Dave Merheje, the renowned Juno Award-winning comedian, is making a much-anticipated return to his roots with two upcoming shows on December 22 at The Shadowbox Theatre in Windsor. In a rich and revealing interview with 519 Magazine, Merheje opens up about his Windsor upbringing, the profound influence of his Lebanese heritage on his comedy, and his journey through the ever-changing landscape of the entertainment industry.
Reflecting on how Windsor shaped his comedic beginnings, Merheje highlights the integral role of his cultural background.
“You know, I think back then, I was probably talking a bit about my family or gravitating towards speaking about my culture. And in Windsor, there’s a significant Lebanese community. That has always been, and still is, a major source of my material—my family, all of whom still live in Windsor. So, definitely, the city and its culture have had an influence on my act and on me as a person,” he shares, his words painting a vivid picture of his early influences.
His connection to Windsor remains strong and influential in his life and career.
“Oh, 100%, I carry my Windsor roots with me. Growing up there, spending my formative years, leaving only after college—I was around 24 or 25 when I left. So, I spent a significant part of my life there. It’s a dear place to me, and ever since I left, I’ve tried to come back at least once a year to do a stand-up show in the city. I’m there every Christmas, with maybe one exception,” he explains, his voice carries with a sense of nostalgia and affection for his hometown.
Merheje traces his desire to perform back to his youth, crediting family interactions and exposure to comedy legends for igniting his passion.
“I remember hanging out with my cousin Danny and my sister Mary, just wanting to perform. I didn’t know it would be stand-up comedy then. My uncle used to show us tapes of Richard Pryor, Andrew Dice Clay, George Carlin, and Eddie Murphy’s ‘Delirious.’ That’s where I grew a liking for stand-up comedy,” he recalls, acknowledging the role of these early experiences in shaping his comedic path.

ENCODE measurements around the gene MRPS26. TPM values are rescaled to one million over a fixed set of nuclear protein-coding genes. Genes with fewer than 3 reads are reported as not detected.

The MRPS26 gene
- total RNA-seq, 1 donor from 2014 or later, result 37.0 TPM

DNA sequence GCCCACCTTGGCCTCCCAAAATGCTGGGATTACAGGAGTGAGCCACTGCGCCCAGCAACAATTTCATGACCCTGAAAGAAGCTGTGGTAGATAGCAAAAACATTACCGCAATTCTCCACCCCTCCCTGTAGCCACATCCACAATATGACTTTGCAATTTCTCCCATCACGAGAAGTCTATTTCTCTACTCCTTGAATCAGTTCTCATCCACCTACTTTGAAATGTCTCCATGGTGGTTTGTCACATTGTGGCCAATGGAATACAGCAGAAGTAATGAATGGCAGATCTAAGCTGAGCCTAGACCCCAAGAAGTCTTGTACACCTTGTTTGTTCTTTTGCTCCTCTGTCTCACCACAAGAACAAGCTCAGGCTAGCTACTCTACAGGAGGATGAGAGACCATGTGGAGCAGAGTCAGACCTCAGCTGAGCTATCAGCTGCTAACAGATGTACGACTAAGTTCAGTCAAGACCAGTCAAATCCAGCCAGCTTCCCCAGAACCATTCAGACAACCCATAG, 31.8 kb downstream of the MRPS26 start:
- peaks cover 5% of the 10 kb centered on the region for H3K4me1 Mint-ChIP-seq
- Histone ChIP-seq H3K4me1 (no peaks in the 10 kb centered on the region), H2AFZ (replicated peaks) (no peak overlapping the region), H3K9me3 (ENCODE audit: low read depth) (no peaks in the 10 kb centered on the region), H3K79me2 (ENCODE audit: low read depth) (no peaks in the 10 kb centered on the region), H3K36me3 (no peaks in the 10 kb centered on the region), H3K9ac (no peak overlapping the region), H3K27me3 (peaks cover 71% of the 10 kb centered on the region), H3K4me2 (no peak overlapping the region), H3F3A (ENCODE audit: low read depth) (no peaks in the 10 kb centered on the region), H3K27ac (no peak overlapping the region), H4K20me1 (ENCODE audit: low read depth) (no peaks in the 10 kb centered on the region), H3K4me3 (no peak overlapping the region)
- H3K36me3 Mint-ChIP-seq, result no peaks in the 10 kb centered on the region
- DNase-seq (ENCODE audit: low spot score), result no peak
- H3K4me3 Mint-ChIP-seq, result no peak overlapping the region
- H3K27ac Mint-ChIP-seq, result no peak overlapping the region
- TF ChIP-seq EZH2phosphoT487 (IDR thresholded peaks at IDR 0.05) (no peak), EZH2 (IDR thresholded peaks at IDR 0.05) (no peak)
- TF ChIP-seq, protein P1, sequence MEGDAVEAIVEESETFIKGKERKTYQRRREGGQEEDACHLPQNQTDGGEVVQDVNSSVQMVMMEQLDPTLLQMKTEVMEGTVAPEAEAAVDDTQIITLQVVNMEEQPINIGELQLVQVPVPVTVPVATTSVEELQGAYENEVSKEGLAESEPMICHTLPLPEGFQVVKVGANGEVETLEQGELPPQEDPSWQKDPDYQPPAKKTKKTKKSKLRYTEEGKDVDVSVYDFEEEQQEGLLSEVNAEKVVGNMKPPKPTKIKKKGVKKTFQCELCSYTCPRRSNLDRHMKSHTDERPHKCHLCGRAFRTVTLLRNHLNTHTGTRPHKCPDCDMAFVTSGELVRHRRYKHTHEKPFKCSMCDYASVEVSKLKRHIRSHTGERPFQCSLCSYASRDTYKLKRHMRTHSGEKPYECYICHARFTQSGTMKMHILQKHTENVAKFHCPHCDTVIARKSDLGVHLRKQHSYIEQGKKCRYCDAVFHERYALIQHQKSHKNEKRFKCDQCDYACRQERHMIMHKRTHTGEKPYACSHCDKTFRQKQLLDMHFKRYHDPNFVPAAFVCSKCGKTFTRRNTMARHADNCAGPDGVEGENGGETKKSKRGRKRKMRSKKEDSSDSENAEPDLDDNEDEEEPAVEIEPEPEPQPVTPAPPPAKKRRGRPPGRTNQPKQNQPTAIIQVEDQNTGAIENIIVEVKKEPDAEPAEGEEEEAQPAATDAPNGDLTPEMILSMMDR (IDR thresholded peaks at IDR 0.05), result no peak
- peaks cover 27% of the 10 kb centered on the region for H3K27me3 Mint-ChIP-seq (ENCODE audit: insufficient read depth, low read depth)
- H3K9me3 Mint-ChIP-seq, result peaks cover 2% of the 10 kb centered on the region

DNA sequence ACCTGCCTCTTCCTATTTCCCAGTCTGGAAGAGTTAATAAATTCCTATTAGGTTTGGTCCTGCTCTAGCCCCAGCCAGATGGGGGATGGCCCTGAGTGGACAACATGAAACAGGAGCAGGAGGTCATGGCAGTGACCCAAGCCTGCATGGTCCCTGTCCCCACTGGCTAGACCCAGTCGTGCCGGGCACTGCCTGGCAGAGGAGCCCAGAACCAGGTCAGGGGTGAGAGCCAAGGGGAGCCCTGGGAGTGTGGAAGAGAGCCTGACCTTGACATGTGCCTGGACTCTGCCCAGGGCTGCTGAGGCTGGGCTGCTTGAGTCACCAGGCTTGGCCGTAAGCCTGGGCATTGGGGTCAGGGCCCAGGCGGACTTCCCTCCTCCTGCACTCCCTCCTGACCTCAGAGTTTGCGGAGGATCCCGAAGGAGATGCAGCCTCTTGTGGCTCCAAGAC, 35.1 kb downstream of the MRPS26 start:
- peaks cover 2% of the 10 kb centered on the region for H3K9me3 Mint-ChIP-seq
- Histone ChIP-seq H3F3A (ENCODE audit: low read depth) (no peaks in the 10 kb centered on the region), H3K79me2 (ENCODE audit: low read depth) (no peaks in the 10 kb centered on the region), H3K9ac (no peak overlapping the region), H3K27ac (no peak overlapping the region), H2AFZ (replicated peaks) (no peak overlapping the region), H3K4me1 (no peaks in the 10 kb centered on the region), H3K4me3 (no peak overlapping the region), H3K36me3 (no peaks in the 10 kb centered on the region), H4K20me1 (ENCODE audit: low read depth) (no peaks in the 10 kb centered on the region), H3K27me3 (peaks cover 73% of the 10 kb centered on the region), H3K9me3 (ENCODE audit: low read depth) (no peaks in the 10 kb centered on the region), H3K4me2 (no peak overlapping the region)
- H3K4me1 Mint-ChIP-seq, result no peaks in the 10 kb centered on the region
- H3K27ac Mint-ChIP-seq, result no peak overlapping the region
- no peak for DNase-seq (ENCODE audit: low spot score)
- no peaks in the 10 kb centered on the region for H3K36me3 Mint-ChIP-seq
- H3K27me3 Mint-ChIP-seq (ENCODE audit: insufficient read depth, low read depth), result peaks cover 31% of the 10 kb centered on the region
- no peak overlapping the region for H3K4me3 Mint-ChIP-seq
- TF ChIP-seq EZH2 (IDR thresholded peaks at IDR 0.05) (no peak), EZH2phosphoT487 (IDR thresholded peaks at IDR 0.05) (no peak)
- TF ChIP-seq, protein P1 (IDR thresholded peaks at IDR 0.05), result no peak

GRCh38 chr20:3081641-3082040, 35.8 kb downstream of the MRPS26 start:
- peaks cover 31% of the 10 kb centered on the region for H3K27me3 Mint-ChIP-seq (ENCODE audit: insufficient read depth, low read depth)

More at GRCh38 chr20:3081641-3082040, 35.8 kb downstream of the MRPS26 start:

His Lebanese heritage plays a significant role in his comedy, particularly in the stories he tells. “Story-wise, my family is where I get a lot of my material. Stories about how we were raised, about my dad, situations from growing up, school—just all of that. Even now, going back and having conversations with them, I find out new quirks or experiences from their lives that I can draw from. In the last seven or eight years, I’ve talked about it a lot more, expressing the love I have for them through my material,” Merheje says, highlighting the deep well of inspiration his family provides.
Merheje’s memories of Windsor are filled with fondness and vivid details. “There are so many memories. Visiting my grandparents, attending the Lebanese festival, the Polish festival, the Greek festival, the Italian Fest, and the Carousel of Nations. Playing road hockey, walking down Ottawa Street, going to the cinema in Forest Glade, and that old arcade by the water—it’s all so memorable. And the Lebanese bakery, where you could smell the pita bread being made and see it coming down the conveyor belt—those are wonderful memories,” he reminisces, his words painting a rich tapestry of his childhood experiences.
His Juno Award win for ‘Good Friends Bad Grammar’ holds special significance for him.
“It meant a lot. Watching musicians and artists win Juno Awards, you admire them and see them being rewarded for their work. The stand-up category had been gone for a long time and had only recently come back. So just being nominated was exciting and something I was grateful for. And then winning? That’s a memory I’ll cherish forever,” he shares with a mix of humility and pride.
Discussing his role as Ahmed in the Hulu series ‘Rami’, Merheje talks about how this experience has enriched his career.
“I’ve always wanted to act, to do stand-up and then find my way into acting. I was able to get some experience on ‘Mr. D,’ which was on CBC and is coming out on Netflix Canada. That experience gave me comfort in front of the camera. Then, getting ‘Rami’ was amazing. The show is great, the actors are top-notch, and I learned a lot from them. It helped me grow as an actor, which is something I want to continue pursuing,” he explains, his voice reflecting his passion for acting.
As for his upcoming shows at The Shadowbox Theatre, Merheje is excited to perform alongside Courtney Gilmour. “We’re doing a co-headlining thing, and we have some guests as well. I’m looking forward to it. You’re going to get a performance full of energy. It’s not just about the Internet; it’s about giving everything I have on stage,” he says, his enthusiasm for live performance evident.